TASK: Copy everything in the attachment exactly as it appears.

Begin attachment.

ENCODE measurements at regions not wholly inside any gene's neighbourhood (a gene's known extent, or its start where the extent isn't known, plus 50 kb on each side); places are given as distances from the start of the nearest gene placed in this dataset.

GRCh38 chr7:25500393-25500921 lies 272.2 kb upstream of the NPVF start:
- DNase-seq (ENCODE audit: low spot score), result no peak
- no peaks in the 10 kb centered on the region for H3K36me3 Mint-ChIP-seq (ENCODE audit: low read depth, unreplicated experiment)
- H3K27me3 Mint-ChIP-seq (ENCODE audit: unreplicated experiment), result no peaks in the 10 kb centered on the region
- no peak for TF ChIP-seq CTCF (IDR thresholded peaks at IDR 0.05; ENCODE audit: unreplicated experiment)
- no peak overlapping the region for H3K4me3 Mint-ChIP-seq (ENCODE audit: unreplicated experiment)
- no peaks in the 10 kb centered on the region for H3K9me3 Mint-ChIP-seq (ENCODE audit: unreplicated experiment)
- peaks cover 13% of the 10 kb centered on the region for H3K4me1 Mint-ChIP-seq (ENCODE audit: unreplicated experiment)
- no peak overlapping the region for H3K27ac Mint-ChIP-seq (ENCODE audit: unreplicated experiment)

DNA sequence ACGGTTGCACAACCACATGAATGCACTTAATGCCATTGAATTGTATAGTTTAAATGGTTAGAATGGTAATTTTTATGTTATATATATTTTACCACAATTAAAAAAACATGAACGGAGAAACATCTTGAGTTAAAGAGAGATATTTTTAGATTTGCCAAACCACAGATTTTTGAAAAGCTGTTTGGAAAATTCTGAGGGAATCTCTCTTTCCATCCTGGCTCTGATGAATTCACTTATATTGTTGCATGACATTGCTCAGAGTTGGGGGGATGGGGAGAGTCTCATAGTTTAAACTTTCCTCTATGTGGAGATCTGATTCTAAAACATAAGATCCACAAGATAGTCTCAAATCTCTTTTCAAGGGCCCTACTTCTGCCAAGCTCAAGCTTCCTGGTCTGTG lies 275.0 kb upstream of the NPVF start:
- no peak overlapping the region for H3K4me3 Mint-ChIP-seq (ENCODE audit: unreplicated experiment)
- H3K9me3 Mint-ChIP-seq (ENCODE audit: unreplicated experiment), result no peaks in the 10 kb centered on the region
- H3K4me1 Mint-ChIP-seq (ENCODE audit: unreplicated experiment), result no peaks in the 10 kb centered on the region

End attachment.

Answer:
ENCODE measurements at regions not wholly inside any gene's neighbourhood (a gene's known extent, or its start where the extent isn't known, plus 50 kb on each side); places are given as distances from the start of the nearest gene placed in this dataset.

GRCh38 chr7:25500393-25500921 lies 272.2 kb upstream of the NPVF start:
- DNase-seq (ENCODE audit: low spot score), result no peak
- no peaks in the 10 kb centered on the region for H3K36me3 Mint-ChIP-seq (ENCODE audit: low read depth, unreplicated experiment)
- H3K27me3 Mint-ChIP-seq (ENCODE audit: unreplicated experiment), result no peaks in the 10 kb centered on the region
- no peak for TF ChIP-seq CTCF (IDR thresholded peaks at IDR 0.05; ENCODE audit: unreplicated experiment)
- no peak overlapping the region for H3K4me3 Mint-ChIP-seq (ENCODE audit: unreplicated experiment)
- no peaks in the 10 kb centered on the region for H3K9me3 Mint-ChIP-seq (ENCODE audit: unreplicated experiment)
- peaks cover 13% of the 10 kb centered on the region for H3K4me1 Mint-ChIP-seq (ENCODE audit: unreplicated experiment)
- no peak overlapping the region for H3K27ac Mint-ChIP-seq (ENCODE audit: unreplicated experiment)

DNA sequence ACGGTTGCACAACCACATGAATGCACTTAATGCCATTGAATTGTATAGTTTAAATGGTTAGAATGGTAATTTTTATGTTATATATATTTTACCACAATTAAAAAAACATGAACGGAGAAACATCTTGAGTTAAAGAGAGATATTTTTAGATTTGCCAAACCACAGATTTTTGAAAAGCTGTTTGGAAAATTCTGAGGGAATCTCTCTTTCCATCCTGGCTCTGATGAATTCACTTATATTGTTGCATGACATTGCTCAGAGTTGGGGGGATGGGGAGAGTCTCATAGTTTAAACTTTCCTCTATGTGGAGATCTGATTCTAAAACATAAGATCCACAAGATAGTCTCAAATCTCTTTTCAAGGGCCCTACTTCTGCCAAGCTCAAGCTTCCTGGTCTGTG lies 275.0 kb upstream of the NPVF start:
- no peak overlapping the region for H3K4me3 Mint-ChIP-seq (ENCODE audit: unreplicated experiment)
- H3K9me3 Mint-ChIP-seq (ENCODE audit: unreplicated experiment), result no peaks in the 10 kb centered on the region
- H3K4me1 Mint-ChIP-seq (ENCODE audit: unreplicated experiment), result no peaks in the 10 kb centered on the region